Okay so that's a baby step. So it's like, sending something back or maybe just asking for something additional like, 'Oh can I also get that,' because what you want to do is you want to practice advocating for yourself. Because it's hard to jump into the financial application if you're not able to advocate for yourself in small, little ways.

That's great advice. I want to talk a little bit about mindful spending. Can you break down the different priorities people should be thinking about for us?

Absolutely. It's: Do I need it? Do I love it? Do I like it? Do I want it? We already know needs: food, shelter, clothing, water. Things you must have to maintain your health and safety. Second, are your loves. Loves will continue to give you joy six months to a year from now. Likes give you temporary joy, in under six months you might not remember. And wants are fleeting.

So what I want people to do is to lean into the first half of the equation, your needs and your loves. So you need to take care of your health and safety and loves that give you lasting joy, and less money toward likes and wants — not nomoney, but the more money you spend on likes and wants, the less money you have for needs and loves.

You tell this great story in the book and it's about saying no to brunch with your girlfriends for a very specific reason. Can you share that story with us?

Yes, so friends of mine would go to brunch every Sunday and it was maybe, say, 30 to 50 bucks every time. And one day I realized I wanted to go on vacation, but I didn't have any money.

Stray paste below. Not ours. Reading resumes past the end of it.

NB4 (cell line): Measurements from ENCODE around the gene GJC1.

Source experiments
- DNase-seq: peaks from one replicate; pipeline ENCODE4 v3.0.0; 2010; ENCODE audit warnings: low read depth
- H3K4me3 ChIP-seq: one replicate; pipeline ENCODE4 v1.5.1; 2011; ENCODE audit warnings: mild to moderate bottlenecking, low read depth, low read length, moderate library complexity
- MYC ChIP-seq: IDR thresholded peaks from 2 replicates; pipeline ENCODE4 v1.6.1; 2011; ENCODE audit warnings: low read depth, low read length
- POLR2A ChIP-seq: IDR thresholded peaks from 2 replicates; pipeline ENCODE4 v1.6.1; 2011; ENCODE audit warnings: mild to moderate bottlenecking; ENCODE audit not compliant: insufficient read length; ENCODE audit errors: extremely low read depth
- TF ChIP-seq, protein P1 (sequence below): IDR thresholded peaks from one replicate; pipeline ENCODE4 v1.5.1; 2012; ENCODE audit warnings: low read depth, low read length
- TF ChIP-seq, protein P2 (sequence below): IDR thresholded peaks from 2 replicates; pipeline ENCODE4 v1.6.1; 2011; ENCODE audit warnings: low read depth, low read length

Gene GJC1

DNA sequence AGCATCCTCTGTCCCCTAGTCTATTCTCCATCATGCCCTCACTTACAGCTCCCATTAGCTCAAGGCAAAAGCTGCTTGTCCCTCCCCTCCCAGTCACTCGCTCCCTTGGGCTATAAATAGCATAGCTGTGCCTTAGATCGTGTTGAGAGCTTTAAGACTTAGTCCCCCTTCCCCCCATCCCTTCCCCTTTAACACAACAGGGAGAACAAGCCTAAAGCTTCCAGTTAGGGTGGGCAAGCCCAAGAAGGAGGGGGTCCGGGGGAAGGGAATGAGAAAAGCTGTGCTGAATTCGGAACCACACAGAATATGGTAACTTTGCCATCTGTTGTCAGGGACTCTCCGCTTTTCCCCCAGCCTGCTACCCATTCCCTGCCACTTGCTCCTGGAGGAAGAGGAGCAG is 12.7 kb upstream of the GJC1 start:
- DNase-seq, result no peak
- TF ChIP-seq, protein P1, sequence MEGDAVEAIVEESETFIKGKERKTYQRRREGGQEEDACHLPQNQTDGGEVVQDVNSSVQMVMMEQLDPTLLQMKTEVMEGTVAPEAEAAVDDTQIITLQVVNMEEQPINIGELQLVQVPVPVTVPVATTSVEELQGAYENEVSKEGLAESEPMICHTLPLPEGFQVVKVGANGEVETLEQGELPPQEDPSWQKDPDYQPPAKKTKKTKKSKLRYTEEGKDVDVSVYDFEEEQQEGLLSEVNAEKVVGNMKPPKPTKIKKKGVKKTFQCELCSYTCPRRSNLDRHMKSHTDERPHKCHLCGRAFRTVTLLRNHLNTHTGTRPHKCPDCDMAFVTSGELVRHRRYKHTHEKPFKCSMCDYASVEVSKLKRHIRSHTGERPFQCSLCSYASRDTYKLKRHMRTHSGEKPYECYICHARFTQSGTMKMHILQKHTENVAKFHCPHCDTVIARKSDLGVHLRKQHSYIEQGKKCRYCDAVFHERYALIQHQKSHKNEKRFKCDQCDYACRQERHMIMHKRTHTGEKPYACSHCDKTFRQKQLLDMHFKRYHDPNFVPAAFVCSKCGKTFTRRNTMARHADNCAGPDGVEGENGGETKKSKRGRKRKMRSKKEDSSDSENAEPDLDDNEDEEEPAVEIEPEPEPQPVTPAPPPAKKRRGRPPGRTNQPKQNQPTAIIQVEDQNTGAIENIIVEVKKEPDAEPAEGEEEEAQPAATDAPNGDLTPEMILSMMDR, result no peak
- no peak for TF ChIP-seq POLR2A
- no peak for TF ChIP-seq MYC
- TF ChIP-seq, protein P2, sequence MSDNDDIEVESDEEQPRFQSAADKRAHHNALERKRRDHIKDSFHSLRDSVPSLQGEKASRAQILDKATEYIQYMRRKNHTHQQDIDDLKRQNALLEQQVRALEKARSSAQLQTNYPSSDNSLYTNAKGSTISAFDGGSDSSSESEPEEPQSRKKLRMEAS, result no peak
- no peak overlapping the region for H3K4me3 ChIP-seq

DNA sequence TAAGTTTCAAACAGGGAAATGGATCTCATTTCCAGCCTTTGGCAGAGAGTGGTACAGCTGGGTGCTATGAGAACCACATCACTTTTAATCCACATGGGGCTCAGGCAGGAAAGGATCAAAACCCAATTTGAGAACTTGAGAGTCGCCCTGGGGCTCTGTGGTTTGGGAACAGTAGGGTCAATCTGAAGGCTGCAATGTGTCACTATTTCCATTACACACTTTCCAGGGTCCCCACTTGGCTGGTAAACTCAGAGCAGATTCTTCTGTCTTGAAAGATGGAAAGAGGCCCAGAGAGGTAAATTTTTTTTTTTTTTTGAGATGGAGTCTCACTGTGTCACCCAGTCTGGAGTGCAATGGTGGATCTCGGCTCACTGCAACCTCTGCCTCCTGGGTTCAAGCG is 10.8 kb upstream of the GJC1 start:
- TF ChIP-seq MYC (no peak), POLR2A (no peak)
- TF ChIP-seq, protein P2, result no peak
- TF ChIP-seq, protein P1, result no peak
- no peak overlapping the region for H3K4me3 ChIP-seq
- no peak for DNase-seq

And then when [my friend called] and was like, 'Hey, girl, you want to go to brunch?' I thought to myself, that's where my money is going! And I realized brunch is not a love for me because I don't even remember what we ate last week. I was spending my money on herloves.

Now, it's not her fault because she was doing what she was supposed to do, spend her money on her love. But she was convincing me to do so as well. So I stopped going and I almost made it like a drinking game. Every time somebody said "brunch," I put that money in my savings account.

And then when I had enough, I used it to go on my first solo trip. I wanted to go to Albuquerque because it's the hot air balloon capital of the world and I've never ridden a hot air balloon. And so now I learned that I'm not saying no to brunch, I'm saying yes to Morocco. I'm not saying no to brunch, I'm saying yes to India. I'm saying yes to Monaco. And so I always encourage people to do the same. I want you to use your money to live an actual richer, more joyful life. I want you to make sure you're not using your money towards someone else's idea of love.

So, Tiffany, you came from a household where you were talking about money all the time. But what about people where that where that wasn't the case? How can we get comfortable talking about money?

You're right. I think the average person did not have these conversations at home. So how do you naturally do that? You have to find a safe environment to do so. It might just be a group of your girlfriends where you've said, like, 'I would love you to be my accountability partner and I'm just going to talk about money with you.' And if you don't know anybody in your own physical real life, there are digital folks that you can lean into and virtual people that you can lean into.

I speak freely in front of my friends about money on purpose because I'm always trying to create a safe environment: 'I'm not going to judge; I don't know what's right or wrong for you, I'm just here to present you with as much knowledge as possible so you could choose the right choice for yourself.' So make sure that when you're looking for these safe spaces, that that's the energy you get.


The podcast version of this episode was produced byClare Marie Schneider.

We'd love to hear from you. Leave us a voicemail at 202-216-9823, or email us atLifeKit@npr.org.